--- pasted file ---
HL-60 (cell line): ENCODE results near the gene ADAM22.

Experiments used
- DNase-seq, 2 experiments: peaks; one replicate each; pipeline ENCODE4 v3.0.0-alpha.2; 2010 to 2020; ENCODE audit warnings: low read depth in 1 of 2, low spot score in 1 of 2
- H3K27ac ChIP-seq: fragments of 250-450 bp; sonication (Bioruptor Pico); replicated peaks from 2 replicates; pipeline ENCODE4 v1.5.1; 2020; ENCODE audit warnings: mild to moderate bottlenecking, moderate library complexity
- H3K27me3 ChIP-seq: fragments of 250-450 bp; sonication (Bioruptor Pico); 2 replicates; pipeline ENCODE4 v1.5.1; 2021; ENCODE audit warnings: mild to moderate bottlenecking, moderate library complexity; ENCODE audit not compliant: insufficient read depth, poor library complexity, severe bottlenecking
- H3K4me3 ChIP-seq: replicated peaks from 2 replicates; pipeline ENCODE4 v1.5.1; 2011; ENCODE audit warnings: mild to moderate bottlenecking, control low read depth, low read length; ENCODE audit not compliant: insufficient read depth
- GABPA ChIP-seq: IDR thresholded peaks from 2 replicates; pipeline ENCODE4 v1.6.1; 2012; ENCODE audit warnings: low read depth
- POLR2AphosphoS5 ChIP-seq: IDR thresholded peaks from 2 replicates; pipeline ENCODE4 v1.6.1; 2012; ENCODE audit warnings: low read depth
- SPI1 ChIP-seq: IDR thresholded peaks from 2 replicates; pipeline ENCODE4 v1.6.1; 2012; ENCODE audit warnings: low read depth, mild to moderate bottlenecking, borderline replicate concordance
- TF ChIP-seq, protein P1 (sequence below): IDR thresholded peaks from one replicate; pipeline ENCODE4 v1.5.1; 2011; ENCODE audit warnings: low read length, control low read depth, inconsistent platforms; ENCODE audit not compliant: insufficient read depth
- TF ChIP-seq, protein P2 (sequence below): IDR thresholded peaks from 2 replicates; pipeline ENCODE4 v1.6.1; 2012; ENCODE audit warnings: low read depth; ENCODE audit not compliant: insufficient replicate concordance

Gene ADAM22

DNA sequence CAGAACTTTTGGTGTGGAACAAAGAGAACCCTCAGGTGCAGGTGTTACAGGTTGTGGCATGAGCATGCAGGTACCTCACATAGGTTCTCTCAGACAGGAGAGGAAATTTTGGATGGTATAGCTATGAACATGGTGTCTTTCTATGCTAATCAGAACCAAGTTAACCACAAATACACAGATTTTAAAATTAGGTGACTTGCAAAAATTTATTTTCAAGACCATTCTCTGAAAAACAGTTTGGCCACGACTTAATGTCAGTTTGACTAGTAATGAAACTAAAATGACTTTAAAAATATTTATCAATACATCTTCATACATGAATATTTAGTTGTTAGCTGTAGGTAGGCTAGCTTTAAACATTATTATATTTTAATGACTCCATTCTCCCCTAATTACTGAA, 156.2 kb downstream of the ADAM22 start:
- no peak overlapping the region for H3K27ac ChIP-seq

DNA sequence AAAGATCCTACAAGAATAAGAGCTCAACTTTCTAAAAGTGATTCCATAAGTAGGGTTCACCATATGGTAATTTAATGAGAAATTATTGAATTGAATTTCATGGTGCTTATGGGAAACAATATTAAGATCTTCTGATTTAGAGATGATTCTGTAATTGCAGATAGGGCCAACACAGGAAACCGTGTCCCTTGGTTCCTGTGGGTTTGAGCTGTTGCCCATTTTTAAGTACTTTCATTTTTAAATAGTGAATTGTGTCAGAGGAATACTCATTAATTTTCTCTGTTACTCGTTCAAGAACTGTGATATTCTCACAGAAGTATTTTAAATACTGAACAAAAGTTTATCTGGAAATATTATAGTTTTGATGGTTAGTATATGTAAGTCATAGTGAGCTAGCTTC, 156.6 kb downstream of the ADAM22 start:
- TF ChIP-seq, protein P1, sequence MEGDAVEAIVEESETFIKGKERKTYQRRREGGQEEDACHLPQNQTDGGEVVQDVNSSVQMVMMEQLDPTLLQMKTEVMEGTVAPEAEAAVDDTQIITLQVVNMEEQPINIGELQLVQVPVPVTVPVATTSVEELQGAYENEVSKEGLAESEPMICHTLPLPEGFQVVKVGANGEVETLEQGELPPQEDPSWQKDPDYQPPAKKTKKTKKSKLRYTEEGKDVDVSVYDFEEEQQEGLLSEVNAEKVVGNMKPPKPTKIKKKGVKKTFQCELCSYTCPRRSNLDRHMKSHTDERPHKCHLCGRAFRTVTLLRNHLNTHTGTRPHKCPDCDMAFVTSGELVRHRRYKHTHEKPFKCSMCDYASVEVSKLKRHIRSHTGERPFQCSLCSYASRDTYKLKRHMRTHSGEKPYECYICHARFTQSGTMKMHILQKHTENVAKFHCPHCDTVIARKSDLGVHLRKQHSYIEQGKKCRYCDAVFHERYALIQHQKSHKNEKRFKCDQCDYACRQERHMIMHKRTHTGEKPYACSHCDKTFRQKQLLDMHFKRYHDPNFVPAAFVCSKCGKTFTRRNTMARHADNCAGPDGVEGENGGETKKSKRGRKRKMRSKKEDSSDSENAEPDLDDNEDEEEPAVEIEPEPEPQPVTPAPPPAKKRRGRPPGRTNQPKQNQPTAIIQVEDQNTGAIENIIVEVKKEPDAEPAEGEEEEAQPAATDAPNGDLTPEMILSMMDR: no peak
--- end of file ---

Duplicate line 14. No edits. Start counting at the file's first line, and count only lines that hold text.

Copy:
- no peak overlapping the region for H3K27ac ChIP-seq